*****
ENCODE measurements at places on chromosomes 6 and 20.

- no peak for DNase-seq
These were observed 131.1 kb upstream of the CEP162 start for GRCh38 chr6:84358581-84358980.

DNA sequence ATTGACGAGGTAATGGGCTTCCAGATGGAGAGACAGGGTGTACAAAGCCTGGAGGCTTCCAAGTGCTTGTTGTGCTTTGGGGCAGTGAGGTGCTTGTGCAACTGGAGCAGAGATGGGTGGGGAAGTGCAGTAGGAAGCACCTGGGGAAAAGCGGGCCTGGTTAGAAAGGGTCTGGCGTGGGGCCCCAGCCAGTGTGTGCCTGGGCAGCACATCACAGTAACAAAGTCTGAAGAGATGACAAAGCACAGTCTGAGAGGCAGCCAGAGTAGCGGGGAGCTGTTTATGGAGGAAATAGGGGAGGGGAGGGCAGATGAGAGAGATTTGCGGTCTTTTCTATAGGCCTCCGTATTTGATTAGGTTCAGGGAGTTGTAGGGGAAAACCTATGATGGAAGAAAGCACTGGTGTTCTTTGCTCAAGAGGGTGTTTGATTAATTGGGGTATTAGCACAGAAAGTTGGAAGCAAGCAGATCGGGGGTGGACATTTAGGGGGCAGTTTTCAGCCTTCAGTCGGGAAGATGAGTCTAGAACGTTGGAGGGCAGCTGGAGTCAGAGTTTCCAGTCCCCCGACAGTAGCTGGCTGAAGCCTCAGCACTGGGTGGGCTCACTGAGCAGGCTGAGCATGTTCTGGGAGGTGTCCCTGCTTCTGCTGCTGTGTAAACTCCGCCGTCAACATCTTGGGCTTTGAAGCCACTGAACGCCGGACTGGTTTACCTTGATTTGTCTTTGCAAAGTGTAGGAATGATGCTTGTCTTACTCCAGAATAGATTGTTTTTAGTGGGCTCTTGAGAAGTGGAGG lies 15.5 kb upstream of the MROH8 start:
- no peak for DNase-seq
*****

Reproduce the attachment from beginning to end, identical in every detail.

ENCODE measurements at places on chromosomes 6 and 20.

- no peak for DNase-seq
These were observed 131.1 kb upstream of the CEP162 start for GRCh38 chr6:84358581-84358980.

DNA sequence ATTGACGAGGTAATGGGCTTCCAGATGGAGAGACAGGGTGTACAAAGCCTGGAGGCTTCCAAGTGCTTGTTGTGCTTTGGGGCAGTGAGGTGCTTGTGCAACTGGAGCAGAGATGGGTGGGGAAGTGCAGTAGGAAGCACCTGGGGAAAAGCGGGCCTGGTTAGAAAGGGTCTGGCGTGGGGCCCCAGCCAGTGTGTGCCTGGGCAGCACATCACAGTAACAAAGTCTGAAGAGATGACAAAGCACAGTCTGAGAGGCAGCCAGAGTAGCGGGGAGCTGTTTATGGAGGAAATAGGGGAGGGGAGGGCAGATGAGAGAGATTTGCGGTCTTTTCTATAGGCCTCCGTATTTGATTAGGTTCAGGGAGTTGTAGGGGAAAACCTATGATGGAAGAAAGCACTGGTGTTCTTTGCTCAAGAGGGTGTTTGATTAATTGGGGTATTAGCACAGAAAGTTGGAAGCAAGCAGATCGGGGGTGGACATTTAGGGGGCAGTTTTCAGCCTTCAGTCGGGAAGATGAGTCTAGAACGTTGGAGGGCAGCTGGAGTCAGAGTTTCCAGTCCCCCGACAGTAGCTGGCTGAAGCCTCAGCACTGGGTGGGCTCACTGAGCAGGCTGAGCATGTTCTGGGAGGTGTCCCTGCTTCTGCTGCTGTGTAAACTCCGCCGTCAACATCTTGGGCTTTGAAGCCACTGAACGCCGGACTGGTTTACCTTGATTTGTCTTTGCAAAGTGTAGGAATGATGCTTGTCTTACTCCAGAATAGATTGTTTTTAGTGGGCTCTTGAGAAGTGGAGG lies 15.5 kb upstream of the MROH8 start:
- no peak for DNase-seq